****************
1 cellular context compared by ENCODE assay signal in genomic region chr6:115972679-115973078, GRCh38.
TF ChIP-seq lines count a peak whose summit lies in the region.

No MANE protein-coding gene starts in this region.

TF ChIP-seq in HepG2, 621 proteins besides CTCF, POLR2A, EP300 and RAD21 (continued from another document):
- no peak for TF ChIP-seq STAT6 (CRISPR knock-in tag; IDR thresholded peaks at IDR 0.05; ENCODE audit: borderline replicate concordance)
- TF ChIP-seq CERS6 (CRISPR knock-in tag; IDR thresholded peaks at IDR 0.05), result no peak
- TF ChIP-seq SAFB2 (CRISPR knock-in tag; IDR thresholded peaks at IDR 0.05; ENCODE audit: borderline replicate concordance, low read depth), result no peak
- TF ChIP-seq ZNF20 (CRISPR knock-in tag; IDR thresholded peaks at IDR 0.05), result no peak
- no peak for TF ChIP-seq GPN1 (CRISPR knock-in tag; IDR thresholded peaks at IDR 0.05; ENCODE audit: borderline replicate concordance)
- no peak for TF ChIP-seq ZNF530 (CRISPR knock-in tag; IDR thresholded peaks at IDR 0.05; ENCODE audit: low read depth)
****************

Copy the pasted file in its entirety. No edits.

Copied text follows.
1 cellular context compared by ENCODE assay signal in genomic region chr6:115972679-115973078, GRCh38.
TF ChIP-seq lines count a peak whose summit lies in the region.

No MANE protein-coding gene starts in this region.

TF ChIP-seq in HepG2, 621 proteins besides CTCF, POLR2A, EP300 and RAD21 (continued from another document):
- no peak for TF ChIP-seq STAT6 (CRISPR knock-in tag; IDR thresholded peaks at IDR 0.05; ENCODE audit: borderline replicate concordance)
- TF ChIP-seq CERS6 (CRISPR knock-in tag; IDR thresholded peaks at IDR 0.05), result no peak
- TF ChIP-seq SAFB2 (CRISPR knock-in tag; IDR thresholded peaks at IDR 0.05; ENCODE audit: borderline replicate concordance, low read depth), result no peak
- TF ChIP-seq ZNF20 (CRISPR knock-in tag; IDR thresholded peaks at IDR 0.05), result no peak
- no peak for TF ChIP-seq GPN1 (CRISPR knock-in tag; IDR thresholded peaks at IDR 0.05; ENCODE audit: borderline replicate concordance)
- no peak for TF ChIP-seq ZNF530 (CRISPR knock-in tag; IDR thresholded peaks at IDR 0.05; ENCODE audit: low read depth)